I commented the other day that whilst the temperatures are rising and the rain falls - it really does seem as if you can hear the garden grow. Around the garden, the usual suspects are gearing up. The Camellias buds are almost burst, the Magnolia stellata has the teensiest glimmer of white showing beneath those furry grey buds. Most of the trees and shrubs have only just started breaking bud, with the usual slow coaches waiting their turn.
The soil now is reasonably moist and as most of the plants that thrive here are reliant on such conditions, they have began romping away over the last few day.
Buds, berries and a bit of colour by way of the new foliage on Berberis thunbergii Pink Glow.
|Berberis thunbergii Pink Glow|
It was a bit of a hit or miss as I popped out between showers to capture a few shots and almost missed this. Leucothoe fontanesiana Whitewater, more commonly grown as a low spreading shrub. Growing on the fence round the back of the kitchen extention as a climber - bursting with buds all over.
|Leucothoe fontanesiana Whitewater|
Look what else I spotted, this honeysuckle, Lonicera periclymenum Scentsation, is a beauty and generally blooms early in the year but given the recent conditions I'm surprised to see it budding up quite so soon.
I finally finished edging the last border with stone this winter - I opted to grow G. nivalis around the entire edge, the border having been widened in some spots, leaves me room for one or two newbies at some point. Hostas, which have not been marked, will determine how much room I have once they are up and about but I need to wait for them to appear first. I also need to find a replacement for Tiarella Spring Symphony - devoured by vine weevil larvae, it's gone! I no longer have the appetite to save plants that are attacked. Most of the Heuchera have gone over the last couple of weeks. Only a few remain.
|Primula denticulata Alba|
The fresh green foliage of Aconitum Gletscheris is paired with a good sized clump of Primula denticulata Alba and will be joined with white narcissus - I can't remember if these are Thalia or Tresambles. Either way, this area will be very pretty just as soon as those daffs are out. Leafing out on the trellising are Actinidia kolomikta and Lonicera periclymenum Sweet Sue - the Enkianthus to the right is also just coming into leaf. The Ligularia will come away and hide the gargantuan Primula foliage for the remainder of the year. It's the only thing I dislike about these plants.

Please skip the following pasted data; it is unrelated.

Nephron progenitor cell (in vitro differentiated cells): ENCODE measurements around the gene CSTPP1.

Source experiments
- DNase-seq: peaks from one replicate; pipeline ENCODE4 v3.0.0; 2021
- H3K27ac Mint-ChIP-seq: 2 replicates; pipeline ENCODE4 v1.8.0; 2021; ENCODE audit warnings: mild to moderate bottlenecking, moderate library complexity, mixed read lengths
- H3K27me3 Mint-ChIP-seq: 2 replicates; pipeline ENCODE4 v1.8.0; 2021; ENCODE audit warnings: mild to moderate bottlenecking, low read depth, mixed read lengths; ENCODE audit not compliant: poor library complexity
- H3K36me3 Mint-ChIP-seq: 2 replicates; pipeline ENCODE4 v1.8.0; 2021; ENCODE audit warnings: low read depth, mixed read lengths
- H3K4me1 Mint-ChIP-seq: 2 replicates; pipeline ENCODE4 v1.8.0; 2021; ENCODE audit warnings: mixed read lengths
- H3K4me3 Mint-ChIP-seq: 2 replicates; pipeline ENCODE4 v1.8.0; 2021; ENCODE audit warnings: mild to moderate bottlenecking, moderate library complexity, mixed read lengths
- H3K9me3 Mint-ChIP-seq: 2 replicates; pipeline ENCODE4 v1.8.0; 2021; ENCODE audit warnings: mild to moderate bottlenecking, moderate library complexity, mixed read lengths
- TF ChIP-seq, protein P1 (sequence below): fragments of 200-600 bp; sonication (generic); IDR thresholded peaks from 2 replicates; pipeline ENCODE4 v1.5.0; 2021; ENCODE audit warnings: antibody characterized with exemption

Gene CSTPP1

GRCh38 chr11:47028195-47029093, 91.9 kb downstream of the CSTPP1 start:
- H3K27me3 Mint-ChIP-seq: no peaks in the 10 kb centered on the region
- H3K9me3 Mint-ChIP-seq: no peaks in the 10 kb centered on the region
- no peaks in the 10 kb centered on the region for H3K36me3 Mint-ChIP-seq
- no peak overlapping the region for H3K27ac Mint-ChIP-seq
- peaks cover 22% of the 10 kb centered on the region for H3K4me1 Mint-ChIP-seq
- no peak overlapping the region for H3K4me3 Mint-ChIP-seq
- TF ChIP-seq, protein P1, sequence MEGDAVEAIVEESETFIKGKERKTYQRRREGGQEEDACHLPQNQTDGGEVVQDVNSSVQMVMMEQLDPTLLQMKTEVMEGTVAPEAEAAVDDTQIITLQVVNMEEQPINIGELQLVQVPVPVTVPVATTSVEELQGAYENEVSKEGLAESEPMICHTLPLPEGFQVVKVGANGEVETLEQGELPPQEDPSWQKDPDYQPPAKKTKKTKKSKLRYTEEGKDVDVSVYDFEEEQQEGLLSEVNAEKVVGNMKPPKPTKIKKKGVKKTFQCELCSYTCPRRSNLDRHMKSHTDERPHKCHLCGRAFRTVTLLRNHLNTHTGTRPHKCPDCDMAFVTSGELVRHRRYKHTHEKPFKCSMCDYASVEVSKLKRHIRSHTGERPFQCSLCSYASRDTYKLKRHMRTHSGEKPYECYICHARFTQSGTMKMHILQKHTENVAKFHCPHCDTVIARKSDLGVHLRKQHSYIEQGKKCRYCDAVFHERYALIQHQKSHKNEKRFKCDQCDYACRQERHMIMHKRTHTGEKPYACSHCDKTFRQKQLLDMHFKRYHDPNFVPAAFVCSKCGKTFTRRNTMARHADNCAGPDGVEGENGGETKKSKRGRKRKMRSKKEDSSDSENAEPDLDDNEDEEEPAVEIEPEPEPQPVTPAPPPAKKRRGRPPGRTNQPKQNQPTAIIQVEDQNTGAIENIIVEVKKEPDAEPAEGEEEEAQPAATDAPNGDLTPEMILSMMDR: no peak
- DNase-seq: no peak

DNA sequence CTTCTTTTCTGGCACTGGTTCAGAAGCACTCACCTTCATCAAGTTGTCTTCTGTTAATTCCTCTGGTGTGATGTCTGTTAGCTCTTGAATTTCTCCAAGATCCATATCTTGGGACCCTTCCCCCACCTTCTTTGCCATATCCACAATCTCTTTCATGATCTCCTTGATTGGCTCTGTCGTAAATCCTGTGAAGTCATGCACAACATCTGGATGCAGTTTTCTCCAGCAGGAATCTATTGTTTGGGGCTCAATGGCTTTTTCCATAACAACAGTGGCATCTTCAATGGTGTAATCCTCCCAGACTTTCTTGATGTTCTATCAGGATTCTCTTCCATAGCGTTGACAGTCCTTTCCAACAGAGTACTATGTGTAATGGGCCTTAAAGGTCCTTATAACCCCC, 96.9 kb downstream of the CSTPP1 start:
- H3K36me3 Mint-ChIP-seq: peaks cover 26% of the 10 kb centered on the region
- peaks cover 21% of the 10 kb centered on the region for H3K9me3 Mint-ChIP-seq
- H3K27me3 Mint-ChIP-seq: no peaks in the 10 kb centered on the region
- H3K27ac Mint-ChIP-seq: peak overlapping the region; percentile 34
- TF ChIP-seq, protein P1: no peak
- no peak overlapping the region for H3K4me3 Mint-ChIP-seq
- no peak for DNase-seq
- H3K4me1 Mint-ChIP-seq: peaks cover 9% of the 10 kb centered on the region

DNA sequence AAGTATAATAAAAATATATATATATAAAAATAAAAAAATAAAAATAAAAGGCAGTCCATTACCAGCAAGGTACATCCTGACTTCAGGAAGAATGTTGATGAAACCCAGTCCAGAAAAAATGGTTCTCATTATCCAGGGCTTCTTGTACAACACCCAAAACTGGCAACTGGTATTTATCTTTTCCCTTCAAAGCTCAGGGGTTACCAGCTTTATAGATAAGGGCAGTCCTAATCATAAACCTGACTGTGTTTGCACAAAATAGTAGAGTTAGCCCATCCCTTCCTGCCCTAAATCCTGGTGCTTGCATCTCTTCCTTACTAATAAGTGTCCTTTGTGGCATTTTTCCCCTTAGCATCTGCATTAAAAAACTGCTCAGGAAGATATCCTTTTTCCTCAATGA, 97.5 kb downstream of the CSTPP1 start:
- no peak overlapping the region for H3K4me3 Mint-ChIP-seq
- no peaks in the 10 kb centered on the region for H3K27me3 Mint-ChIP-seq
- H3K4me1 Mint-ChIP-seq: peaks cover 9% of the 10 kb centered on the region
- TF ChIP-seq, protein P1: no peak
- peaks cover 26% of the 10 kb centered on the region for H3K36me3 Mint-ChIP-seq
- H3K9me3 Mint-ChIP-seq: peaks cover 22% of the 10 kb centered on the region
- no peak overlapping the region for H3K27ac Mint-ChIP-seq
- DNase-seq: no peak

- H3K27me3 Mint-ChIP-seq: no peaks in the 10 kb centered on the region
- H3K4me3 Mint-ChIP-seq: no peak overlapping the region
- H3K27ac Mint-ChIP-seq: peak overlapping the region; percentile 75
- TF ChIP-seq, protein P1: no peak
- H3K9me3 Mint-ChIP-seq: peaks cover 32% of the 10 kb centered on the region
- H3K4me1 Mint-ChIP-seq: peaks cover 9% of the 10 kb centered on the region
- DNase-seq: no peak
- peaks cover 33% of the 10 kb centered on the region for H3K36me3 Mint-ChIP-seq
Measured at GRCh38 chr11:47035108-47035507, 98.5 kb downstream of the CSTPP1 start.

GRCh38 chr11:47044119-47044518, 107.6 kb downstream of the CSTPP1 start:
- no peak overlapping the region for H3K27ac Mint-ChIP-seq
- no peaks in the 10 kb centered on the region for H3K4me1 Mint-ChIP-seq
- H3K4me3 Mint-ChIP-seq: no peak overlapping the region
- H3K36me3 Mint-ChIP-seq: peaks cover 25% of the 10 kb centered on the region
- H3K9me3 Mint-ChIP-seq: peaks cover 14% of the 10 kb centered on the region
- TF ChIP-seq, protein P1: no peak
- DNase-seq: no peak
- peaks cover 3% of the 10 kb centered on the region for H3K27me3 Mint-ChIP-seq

In the opposite corner, the red stemmed Cornus is only just beginning to break it's buds, I will cut this back at some point during the week. Meanwhile another Aconitum, A Stainless Steel and the bronzed tinged foliage of Aquilegia vulgaris Purple Emperor are looking great. Some Fritillaria meleagris will bloom first and Primula vulgaris to the left are also just about to bloom.
|Foliage - Aconitum and Aquilegia|
Nearby, fresh sumptuous foliage of Dicentra spectabalis - yes I know it's new name but other than remembering it is Lamp, something or other, Dicentra will do for now. The swords from Iris pseudacorus variegata, new last year and never flowered are just beginning to take off. I'm not entirely sure if the Iris like this spot or not, they seem to spread outwards rather than upwards, leaving bare spots in the centre. I'll give them this year to redeem themselves.
Another pretty little corner right now, planted up last autumn when I extended the Mahonia bed. I saw the combination of Blue pulmonaria and yellow daffs on someone's blog but can't remember who's. If it was yours please let me know, I'd love to give you credit and a thank you for the inspiration. The Tete a Tete were added a few weeks back. It's quite a windy spot and Hellebore, Lady something or other (I have lost the label) has not been happy. It seems to be picking up now and a few blooms have appeared. My ceramic toadstools have been brought out from storage too.
|Pulmonaria Blue Ensign and Narcissus Tete a Tete|
Both Heuchera to the left, Marmalade and Binoche have not yet been checked to see if they have suffered the same fate as the others, they certainly don't look like they have.....so far!
Under the Acer, Narcissus Jet Fire, cope remarkably well receiving very little light. The Acers are really quite late into leaf this year. I hadn't intended including any blooms this post, but those I have included are more than likely to be gone by the time bloom day comes along on the 15th.
|Narcissus Jet Fire|
Appearing only in the last day or two, the bronzed new foliage of Viburnum sargentii Onondaga is a welcome sight. I moved this shrub when it was dormant and glad to see it paid no heed.
|Virburnum sargentii Onondaga|
|Polemonium yezoense Purple Rain and Narcissus Tete a Tete|
It's not often I get the pleasure of such perfect Lupin foliage at this time of the year. Where are the slugs and snails? A sign of the prolonged cold weather? Touch wood, as I tap on the side of my head, I haven't spoke too soon.
|Fresh Lupin foliage|
|Corydalis Berry Exciting|
|Corydalis malkensis and C. solida Beth Evans|
|Corydalis solida First Kiss|
|Euphorbia griffithii Fireglow|
|Trillium cuneatum babies|